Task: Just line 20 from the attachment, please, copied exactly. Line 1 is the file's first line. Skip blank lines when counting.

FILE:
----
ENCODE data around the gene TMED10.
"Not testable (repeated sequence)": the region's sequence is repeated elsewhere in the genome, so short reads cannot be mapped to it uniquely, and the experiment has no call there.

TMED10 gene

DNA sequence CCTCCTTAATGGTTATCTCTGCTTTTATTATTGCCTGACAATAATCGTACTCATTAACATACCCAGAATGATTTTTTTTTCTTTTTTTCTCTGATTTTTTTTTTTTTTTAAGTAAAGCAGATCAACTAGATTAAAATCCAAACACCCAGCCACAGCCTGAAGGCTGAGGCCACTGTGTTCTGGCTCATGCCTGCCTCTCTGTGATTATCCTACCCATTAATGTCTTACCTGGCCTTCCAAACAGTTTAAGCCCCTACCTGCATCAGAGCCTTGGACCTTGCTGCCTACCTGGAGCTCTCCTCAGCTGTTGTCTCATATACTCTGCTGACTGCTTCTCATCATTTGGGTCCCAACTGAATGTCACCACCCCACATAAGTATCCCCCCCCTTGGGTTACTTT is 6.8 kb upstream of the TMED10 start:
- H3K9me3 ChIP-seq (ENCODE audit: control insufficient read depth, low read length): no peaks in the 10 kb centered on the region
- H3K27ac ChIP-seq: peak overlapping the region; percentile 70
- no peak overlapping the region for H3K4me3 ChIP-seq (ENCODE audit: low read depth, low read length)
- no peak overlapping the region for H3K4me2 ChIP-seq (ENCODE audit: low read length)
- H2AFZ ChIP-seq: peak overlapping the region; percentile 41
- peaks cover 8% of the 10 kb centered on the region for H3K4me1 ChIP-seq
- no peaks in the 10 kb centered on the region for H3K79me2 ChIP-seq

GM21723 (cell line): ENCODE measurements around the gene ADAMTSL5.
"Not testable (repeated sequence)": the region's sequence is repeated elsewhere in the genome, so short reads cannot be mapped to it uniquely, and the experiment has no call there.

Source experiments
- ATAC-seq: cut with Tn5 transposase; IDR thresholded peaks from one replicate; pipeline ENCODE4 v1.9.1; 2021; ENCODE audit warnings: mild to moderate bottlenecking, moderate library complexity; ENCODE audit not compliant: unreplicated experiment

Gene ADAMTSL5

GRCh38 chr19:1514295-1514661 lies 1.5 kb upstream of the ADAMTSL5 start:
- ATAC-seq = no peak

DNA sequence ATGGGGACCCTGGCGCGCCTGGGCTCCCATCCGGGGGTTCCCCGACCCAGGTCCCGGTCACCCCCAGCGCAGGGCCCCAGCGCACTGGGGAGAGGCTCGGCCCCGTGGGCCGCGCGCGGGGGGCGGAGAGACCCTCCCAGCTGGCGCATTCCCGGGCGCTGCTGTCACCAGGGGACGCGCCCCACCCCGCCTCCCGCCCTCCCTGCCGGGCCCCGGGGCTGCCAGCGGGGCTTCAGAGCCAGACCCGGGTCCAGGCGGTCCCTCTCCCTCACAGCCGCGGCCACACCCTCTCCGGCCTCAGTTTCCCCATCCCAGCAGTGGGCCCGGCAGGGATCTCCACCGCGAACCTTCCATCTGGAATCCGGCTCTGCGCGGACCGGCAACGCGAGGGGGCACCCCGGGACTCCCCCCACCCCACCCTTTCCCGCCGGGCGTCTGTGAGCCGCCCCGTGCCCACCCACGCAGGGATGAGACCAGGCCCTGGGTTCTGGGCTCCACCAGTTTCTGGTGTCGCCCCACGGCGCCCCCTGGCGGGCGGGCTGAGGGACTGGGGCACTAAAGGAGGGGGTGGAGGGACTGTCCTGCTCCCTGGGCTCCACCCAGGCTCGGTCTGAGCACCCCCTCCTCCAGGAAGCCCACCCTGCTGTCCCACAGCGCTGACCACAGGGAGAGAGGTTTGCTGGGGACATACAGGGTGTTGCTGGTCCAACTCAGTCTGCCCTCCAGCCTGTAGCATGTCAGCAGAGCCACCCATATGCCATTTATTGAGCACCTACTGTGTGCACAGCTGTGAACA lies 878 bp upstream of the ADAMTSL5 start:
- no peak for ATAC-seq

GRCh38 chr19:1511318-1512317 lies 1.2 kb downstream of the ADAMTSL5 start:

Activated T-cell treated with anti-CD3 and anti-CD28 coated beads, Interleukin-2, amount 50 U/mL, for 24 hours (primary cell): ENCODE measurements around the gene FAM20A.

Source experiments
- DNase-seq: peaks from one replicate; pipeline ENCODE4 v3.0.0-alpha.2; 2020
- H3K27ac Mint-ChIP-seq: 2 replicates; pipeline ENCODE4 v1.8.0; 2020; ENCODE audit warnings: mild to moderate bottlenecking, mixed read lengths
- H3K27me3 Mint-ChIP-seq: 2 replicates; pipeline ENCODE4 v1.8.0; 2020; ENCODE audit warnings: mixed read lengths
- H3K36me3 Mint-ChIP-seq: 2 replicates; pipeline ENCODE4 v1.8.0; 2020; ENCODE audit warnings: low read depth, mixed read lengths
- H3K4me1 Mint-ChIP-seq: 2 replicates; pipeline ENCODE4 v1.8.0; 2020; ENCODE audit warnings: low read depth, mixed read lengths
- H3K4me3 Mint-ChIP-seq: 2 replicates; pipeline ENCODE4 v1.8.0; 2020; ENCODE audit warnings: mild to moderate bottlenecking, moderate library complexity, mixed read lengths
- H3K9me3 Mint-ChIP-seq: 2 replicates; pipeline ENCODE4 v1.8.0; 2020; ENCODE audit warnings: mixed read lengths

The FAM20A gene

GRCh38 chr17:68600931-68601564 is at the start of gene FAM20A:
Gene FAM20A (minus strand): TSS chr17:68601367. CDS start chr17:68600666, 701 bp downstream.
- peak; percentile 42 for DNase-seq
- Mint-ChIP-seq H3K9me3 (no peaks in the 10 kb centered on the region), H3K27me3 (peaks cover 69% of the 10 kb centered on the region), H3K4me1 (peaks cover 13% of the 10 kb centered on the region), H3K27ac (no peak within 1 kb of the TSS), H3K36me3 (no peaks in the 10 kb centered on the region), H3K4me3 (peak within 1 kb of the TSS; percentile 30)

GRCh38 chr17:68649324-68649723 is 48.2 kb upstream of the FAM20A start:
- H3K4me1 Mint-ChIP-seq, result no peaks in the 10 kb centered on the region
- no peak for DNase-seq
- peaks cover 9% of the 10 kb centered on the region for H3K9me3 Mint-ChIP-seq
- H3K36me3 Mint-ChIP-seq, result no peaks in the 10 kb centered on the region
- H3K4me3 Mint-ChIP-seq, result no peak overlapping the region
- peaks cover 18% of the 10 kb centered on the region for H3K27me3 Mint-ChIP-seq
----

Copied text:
- no peak for ATAC-seq